Saturday, December 31, 2011

What do we do with public liars?

The Truth about Public Untruths : CJR
In the battle of public untruths versus fact checking, the forces of untruth have more money, more people, and, I would argue, much better expertise. They know how to birth and spread a lie better than we know how to debunk one. They are more creative about it, and, by the very nature of what they’re doing, they aren’t constrained by ethics or professional standards. Advantage, liars.

Every politician, pundit, press secretary, news analyst, talk show host, talk show guest, talk show guest host, etc. gets scored by an independent fact checking agency for the truth value of statements they make on TV, the radio, or in print when interviewed or in material they publish. (We can iron out the details of who oversees the agency, who works for it, how they are held accountable for their research and scoring ... they key thing is that they consider statements made by all public figures and media gatekeepers fairly and without political bias. If somebody says, "So-and-so never said any such thing," and So-and-So did, in fact, say such thing, then that person is marked as a liar, regardless of their affiliation, what was said, or by whom.)

The results of the scoring are then displayed as a badge or a banner that is digitally inserted next to their face and name whenever they appear on TV, in print next to their name when ever they are published in a newspaper or quoted, and plays before, during, after everything they say on the radio.

If someone is caught telling a lie, and they tell that same lie again, instead of just a badge showing their score, the words "Fucking Liar" will flash in bold over their face and next to their name. We could mix in phrases like "Mendacious Twat," "Unrepentant, Malicious Scumbag," and so on, as appropriate.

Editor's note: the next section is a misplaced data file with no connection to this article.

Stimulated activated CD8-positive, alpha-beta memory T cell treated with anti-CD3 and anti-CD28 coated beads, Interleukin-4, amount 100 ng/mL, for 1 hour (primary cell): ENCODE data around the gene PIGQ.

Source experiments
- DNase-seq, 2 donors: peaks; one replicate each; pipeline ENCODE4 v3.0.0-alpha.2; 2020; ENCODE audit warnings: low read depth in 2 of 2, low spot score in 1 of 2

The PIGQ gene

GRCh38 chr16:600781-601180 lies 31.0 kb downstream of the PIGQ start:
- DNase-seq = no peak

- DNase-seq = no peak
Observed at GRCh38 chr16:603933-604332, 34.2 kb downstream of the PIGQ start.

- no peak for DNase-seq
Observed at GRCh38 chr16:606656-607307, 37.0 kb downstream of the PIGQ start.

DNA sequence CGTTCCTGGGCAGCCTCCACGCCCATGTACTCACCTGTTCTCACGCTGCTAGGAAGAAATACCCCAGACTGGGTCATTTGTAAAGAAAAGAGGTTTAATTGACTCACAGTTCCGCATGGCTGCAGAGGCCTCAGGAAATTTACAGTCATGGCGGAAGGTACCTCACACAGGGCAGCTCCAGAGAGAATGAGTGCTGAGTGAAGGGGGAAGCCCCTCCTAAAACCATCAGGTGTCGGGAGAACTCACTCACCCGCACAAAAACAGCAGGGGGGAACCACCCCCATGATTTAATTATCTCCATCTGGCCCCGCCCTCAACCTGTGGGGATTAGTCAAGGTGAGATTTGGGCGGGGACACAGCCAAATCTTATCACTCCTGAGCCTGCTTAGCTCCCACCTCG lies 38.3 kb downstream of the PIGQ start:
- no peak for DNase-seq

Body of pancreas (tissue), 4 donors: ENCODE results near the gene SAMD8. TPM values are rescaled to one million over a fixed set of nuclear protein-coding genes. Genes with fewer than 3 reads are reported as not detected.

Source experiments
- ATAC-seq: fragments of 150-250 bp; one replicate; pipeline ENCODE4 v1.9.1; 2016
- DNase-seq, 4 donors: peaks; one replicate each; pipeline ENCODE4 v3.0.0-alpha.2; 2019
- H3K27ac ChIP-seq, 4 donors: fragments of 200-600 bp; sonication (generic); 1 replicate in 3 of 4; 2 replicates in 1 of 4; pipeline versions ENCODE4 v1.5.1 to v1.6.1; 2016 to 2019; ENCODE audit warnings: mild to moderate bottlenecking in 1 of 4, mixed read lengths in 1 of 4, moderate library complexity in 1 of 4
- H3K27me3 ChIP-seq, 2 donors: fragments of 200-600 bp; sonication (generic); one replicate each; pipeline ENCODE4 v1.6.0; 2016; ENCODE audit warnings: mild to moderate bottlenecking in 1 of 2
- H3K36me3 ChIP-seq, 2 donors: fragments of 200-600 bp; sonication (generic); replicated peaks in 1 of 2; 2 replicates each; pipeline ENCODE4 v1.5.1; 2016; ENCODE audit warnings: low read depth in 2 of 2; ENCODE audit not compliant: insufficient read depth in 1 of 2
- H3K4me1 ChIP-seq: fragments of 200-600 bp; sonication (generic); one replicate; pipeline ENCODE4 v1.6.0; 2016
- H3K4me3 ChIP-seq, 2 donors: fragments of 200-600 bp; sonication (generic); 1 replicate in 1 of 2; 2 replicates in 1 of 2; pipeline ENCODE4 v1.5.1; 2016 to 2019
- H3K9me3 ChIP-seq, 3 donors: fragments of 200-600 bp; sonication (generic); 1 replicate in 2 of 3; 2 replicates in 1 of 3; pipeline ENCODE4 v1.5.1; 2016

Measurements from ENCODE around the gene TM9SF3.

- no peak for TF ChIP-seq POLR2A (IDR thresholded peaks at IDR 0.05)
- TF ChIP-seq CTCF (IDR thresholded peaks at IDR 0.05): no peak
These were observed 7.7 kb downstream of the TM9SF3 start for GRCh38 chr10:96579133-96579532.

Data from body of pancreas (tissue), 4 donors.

"Always On" accountability for pundits might look like this.

Now, some liars are very clever and merely shade the truth, misrepresent data, tap dance around direct questions with unrelated talking points, or use other means to disseminate misinformation without making bald-faced lies. These behaviors can be quantified, measured, and factored in as well.

It's also not always clear who stands to gain by advancing certain positions, "military analysts" who work for defense contractors, for example. These folks should also have the fact that they have a financial interested in one side or the other of debate made transparent.

Frankly, even labeling the pundits probably isn't enough, we probably should have our top scientists working on integrating speech recognition and search technology into broadcasting so we have the ability to flag lies and cite accurate information on the fly.

We can show player stats, digitally insert ads on the fences of baseball fields during live broadcasts ... heck, we even have eagle-eyed Redditors spotting giant North Koreans within hours of the release of a photo; you can't tell me we don't have the technology and talent to do all of the above.
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